[Note From Frolic: Our resident YA expert Aurora Dominguez got the opportunity to interview author Isabel Sterling and ask her five(ish) questions. Isabel’s novel ‘These Witches Don’t Burn‘ is out now!]
Aurora: What was your inspiration behind your most recent novel?
Isabel: I’ve always had a fascination with Salem’s history, and with witches of all kind, which I think set the stage my subconscious. Then one day, out of the blue, Hannah’s character popped into my head. She was working at a touristy magic shop in Salem, irritated by the “wannabes” who would never know that she was a real witch. Her voice and attitude were so strong that I knew I needed to dig deeper and learn more about her. I loved the duality of her being out as a lesbian but closeted as a witch.
What character do you most relate to and why?
I think there’s a little bit of me in all my character (unintentional though it often is), but if I had to pick one, I’d say I most relate to best friend extraordinaire, Gemma Goodwin. Though I’m not a dancer (or straight), I relate a lot to Gemma, especially as the post-breakup/general relationship sounding board for friends. And if the three Witch Clans in These Witches Don’t Burn were real, I think my luck would be similar to Gemma’s: I’d be stuck as the token non-witch, despite my deep love of all things magical.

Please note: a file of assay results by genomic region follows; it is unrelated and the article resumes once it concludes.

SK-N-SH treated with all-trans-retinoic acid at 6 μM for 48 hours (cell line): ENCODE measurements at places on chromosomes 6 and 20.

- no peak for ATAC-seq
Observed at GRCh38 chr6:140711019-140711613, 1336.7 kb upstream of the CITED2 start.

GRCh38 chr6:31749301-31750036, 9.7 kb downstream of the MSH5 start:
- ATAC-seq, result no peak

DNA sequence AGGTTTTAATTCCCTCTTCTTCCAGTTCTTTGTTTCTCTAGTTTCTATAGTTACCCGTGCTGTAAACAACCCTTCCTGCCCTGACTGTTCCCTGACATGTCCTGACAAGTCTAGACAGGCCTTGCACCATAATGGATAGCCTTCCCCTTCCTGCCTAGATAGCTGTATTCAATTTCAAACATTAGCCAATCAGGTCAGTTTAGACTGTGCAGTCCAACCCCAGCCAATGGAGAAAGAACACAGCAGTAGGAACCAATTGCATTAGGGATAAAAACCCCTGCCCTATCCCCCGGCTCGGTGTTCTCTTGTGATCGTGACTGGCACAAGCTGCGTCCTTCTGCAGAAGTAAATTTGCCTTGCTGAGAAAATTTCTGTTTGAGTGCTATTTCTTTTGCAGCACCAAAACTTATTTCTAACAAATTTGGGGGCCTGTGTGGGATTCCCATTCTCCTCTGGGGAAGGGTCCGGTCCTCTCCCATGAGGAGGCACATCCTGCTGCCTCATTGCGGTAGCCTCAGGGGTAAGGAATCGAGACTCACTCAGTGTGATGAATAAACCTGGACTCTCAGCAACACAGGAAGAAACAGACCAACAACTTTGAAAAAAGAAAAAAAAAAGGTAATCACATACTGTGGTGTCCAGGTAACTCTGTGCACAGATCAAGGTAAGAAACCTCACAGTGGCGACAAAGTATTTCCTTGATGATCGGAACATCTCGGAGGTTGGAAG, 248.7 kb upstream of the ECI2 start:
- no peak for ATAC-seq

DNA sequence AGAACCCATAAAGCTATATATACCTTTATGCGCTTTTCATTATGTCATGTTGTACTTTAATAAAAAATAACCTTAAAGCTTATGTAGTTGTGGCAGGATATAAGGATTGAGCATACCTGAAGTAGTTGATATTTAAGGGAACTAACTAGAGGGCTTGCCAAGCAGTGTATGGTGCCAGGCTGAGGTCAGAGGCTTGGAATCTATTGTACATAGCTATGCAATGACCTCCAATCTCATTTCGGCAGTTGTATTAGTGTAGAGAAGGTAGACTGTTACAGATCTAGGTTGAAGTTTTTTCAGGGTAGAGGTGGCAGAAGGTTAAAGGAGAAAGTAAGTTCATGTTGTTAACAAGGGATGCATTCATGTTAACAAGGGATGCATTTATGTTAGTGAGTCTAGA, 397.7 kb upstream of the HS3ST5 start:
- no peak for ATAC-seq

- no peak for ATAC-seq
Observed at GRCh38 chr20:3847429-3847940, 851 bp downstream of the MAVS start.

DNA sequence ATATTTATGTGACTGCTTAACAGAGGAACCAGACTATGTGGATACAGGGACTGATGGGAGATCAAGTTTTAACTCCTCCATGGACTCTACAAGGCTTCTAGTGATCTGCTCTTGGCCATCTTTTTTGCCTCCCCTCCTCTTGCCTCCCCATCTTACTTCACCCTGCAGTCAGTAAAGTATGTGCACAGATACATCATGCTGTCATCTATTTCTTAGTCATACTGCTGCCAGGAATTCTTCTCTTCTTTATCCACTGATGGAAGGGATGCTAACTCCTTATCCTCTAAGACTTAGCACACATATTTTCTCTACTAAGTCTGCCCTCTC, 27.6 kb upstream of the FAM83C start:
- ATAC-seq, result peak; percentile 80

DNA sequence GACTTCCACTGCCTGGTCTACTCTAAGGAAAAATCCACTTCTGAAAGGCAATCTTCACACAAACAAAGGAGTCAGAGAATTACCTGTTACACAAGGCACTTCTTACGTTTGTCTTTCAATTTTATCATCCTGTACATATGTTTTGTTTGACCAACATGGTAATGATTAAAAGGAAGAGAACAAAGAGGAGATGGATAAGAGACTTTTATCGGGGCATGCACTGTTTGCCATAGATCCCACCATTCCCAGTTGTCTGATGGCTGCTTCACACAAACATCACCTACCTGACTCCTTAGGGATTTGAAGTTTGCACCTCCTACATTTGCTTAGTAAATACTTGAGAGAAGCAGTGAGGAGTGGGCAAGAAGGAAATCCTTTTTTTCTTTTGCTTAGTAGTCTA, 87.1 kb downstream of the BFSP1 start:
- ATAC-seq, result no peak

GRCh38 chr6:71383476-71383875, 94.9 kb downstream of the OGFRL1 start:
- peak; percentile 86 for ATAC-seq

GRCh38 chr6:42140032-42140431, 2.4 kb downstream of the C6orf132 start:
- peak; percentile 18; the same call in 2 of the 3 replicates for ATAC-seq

Why do you feel young adult books are so popular and have such a voice right now?
I think young adult novels have an urgency and earnestness that readers find really engaging. Emotions are heightened and there are so many firsts—first love, first loss, discoveries of self—and no matter how dire things seem, YA books so often hang onto hope through it all. YA is also a category that’s starting to embrace a diversity of new voices—in terms of race, ethnicity, sexual or gender identity, disability, and more (thanks in large part to initiatives like We Need Diverse Books and #DVpit, both started by authors and industry professionals of color). While there’s still a lot of work to be done, getting more voices around the proverbial table has reinvigorated the category and introduced some truly wonderful stories to traditional publishing.
Please describe the content of your latest book and what can readers expect from the read.
These Witches Don’t Burn is equal parts thrilling mystery and sweet romance, with a cast full of queer characters. Readers can expect post-break-up-but-maybe-I-
What’s next for you in the book world?
Hannah’s story will continue in 2020 with the second novel in the duology. The story picks up a few weeks after the end of These Witches Don’t Burn, and though I won’t spoil anything, I can say that the stakes (both the magical and the romantic) get even higher.
Who is your favorite writer right now and why?
This is usually such a hard question for me (because there are so many wonderful writers), but I’m newly obsessed with Casey McQuiston (and her debut novel Red, White and Royal Blue). McQuiston’s work is a masterclass on voice and characterization. She writes the kind of narrative that crawls into your soul and fills you with hope and light. I never wanted that book to end and will read whatever McQuiston writes next.
In YA specifically, I’m currently loving Amy Rose Capetta and Cori McCarthy. I recently read their co-written novel, Once & Future, and am now eagerly working my way through each of their backlists.